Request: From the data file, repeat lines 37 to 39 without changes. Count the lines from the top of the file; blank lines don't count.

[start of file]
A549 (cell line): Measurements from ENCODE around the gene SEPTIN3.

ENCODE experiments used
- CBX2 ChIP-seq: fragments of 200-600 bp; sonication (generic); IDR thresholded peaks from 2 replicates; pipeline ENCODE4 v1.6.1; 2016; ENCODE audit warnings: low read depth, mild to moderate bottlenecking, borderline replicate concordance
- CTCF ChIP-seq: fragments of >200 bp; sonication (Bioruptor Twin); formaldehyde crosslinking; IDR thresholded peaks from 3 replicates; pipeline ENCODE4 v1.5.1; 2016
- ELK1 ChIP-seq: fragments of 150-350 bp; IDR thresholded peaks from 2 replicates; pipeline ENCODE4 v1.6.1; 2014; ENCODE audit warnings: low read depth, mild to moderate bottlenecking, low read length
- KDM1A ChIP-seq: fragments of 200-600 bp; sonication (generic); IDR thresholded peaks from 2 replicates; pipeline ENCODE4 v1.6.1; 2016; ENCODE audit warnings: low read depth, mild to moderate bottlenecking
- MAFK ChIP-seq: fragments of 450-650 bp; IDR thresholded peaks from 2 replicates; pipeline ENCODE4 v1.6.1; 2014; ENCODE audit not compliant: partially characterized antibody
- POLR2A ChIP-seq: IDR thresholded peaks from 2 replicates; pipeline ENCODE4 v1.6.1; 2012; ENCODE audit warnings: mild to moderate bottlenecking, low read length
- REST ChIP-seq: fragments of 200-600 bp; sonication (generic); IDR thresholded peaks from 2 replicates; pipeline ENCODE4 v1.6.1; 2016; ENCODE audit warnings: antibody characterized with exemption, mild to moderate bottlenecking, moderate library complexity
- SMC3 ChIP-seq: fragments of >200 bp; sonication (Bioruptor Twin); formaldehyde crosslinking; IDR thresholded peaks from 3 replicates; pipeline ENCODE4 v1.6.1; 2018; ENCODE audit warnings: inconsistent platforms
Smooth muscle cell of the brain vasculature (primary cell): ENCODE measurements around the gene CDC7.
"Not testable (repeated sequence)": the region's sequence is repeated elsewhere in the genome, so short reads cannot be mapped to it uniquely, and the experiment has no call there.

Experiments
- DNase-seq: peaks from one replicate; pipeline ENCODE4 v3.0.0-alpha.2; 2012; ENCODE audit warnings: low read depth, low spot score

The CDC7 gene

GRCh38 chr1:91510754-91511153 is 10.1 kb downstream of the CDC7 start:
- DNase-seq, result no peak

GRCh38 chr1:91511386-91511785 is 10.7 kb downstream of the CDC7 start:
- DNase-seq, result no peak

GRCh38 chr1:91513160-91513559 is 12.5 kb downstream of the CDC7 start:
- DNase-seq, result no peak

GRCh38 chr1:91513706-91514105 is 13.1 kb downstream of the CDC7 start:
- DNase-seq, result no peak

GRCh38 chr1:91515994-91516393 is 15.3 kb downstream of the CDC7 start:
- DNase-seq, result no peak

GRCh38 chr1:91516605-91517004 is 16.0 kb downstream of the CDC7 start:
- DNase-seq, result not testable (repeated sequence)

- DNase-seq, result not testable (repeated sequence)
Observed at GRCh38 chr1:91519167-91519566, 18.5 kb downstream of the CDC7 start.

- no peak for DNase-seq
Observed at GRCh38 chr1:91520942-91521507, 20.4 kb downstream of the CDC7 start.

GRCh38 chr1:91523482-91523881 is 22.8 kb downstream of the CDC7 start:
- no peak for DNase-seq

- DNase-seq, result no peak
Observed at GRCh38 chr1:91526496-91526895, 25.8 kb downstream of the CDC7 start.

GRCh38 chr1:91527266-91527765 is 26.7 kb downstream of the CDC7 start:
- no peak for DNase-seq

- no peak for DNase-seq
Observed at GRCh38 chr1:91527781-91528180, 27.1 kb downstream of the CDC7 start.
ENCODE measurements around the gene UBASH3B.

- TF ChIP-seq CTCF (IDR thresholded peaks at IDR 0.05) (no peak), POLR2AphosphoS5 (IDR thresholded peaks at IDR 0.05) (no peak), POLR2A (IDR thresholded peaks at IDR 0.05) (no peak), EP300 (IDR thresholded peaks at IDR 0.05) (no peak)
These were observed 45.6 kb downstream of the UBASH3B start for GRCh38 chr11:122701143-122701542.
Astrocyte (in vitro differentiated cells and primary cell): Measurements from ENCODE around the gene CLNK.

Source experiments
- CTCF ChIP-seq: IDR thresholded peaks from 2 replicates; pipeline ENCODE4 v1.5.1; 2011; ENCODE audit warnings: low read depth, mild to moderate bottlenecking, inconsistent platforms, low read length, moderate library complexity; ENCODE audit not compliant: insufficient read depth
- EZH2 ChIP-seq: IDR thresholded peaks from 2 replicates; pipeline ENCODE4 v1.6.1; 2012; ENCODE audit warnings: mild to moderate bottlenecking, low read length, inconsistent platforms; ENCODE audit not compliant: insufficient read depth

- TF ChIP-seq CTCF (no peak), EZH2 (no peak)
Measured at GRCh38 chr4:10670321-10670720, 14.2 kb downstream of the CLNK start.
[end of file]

- no peak for DNase-seq

- no peak for DNase-seq
Observed at GRCh38 chr1:91527781-91528180, 27.1 kb downstream of the CDC7 start.